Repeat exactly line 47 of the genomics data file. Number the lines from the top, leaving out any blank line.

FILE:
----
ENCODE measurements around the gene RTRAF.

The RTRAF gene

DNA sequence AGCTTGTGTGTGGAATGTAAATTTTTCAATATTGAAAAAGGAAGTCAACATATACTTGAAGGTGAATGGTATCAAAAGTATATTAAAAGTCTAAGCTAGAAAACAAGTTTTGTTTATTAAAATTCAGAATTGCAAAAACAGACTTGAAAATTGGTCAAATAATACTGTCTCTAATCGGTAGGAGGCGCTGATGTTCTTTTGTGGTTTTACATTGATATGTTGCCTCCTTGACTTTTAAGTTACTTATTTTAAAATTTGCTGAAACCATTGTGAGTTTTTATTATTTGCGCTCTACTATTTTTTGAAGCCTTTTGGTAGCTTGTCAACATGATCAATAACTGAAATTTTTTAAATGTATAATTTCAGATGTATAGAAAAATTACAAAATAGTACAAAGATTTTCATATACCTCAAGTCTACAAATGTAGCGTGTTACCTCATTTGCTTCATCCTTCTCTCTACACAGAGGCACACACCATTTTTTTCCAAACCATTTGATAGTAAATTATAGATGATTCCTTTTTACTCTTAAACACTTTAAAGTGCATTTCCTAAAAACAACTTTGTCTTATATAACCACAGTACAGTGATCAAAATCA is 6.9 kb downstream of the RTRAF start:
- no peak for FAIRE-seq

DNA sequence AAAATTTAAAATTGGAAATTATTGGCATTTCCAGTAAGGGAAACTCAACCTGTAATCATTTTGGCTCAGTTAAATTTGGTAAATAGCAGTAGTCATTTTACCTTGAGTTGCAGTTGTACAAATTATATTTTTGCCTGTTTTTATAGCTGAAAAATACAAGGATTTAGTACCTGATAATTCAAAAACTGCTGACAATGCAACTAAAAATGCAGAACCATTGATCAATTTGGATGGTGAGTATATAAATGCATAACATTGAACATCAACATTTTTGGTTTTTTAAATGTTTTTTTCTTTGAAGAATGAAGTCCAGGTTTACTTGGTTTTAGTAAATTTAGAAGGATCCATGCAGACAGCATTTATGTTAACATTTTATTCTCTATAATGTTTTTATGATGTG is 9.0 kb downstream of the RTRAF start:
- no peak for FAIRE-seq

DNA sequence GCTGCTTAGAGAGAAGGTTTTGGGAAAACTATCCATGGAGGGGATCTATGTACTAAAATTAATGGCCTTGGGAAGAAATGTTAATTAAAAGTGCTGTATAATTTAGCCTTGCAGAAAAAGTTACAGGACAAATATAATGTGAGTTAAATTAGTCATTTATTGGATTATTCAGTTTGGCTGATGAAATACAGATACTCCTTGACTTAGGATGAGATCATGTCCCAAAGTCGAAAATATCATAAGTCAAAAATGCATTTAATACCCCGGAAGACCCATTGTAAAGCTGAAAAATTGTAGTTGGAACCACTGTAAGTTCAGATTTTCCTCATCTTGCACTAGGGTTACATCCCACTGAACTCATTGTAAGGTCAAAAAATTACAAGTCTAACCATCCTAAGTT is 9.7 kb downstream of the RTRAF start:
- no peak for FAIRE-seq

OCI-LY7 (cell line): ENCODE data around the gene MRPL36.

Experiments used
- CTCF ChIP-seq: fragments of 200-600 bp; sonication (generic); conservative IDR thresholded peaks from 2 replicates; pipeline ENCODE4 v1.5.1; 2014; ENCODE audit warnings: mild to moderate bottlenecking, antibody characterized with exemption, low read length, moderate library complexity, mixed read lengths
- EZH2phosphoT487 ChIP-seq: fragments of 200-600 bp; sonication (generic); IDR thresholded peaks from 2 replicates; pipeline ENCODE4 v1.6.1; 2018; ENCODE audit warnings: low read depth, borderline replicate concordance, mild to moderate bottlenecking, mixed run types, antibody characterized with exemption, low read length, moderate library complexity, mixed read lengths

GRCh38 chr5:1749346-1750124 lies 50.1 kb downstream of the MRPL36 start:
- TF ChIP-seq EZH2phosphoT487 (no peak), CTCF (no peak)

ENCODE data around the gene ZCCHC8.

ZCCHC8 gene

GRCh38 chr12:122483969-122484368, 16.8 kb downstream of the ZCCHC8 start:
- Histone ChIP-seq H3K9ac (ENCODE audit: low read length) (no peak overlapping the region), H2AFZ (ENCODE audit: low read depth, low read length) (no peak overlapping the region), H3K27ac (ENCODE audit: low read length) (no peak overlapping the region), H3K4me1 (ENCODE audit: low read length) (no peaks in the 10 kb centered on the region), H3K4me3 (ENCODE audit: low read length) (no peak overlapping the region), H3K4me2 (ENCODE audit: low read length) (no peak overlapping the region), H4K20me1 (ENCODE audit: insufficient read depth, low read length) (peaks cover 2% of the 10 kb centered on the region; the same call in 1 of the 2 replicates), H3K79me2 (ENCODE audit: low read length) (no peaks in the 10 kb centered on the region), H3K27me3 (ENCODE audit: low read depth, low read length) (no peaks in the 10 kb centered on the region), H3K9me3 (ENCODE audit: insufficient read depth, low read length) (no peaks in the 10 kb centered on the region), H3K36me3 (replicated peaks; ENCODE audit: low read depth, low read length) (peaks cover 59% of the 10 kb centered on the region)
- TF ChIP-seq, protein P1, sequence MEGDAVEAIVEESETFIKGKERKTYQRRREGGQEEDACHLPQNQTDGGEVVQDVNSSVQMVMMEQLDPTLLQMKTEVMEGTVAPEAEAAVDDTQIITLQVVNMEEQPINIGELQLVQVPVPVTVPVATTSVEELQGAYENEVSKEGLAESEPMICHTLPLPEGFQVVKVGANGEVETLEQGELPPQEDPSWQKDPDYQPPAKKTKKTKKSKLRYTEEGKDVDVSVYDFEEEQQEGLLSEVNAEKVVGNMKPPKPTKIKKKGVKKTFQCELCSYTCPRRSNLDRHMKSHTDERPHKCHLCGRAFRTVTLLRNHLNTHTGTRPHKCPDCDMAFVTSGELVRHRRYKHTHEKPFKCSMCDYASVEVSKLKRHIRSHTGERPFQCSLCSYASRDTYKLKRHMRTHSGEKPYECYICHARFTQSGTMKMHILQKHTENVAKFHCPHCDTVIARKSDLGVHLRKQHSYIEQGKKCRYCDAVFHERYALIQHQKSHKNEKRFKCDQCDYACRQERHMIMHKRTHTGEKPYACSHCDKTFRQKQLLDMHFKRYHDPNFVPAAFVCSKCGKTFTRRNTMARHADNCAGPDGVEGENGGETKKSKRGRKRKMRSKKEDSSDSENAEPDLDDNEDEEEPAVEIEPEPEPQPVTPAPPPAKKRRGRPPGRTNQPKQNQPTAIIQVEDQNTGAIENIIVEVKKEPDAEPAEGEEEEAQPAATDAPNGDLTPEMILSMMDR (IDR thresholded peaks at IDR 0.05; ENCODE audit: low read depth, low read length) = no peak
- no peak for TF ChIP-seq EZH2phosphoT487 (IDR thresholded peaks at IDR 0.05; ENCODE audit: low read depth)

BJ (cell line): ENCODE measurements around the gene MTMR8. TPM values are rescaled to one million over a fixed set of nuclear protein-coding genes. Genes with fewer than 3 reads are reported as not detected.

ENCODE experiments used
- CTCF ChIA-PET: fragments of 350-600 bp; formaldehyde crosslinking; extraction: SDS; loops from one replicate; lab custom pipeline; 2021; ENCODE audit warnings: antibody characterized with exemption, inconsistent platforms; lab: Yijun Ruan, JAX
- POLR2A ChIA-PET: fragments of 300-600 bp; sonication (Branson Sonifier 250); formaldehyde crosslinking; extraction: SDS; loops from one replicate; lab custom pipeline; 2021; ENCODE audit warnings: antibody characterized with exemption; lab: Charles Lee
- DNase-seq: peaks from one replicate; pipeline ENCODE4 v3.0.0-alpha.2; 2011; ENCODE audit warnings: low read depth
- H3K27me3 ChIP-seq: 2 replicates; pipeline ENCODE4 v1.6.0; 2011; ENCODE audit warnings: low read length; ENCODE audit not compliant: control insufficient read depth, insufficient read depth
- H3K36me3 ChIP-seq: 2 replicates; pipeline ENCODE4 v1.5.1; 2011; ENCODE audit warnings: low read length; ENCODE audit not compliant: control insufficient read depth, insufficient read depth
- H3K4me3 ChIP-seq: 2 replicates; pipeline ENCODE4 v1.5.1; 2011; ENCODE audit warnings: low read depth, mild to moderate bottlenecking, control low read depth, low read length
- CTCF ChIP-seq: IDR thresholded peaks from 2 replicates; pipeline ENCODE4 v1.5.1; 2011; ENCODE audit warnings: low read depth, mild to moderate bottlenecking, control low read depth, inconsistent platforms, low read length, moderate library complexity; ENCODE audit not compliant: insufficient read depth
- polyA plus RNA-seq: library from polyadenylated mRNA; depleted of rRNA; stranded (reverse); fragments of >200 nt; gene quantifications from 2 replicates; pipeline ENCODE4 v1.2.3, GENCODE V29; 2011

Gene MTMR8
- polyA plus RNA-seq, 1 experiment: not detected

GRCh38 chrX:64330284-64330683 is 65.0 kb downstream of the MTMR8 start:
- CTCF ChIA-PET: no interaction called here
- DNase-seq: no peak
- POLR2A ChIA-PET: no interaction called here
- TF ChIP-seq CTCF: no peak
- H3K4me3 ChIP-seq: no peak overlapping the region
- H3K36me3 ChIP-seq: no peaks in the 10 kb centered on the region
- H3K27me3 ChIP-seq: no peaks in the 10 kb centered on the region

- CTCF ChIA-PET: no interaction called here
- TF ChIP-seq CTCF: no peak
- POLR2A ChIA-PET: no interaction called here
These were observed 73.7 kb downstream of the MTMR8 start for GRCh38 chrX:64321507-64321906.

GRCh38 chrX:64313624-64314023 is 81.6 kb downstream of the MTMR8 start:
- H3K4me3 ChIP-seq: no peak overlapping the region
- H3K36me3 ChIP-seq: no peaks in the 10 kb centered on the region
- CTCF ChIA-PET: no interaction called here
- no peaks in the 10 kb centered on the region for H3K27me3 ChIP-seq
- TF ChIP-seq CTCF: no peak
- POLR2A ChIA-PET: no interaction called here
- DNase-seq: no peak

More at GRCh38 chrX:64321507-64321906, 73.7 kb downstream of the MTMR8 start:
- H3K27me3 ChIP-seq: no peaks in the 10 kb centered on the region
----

- H3K36me3 ChIP-seq: no peaks in the 10 kb centered on the region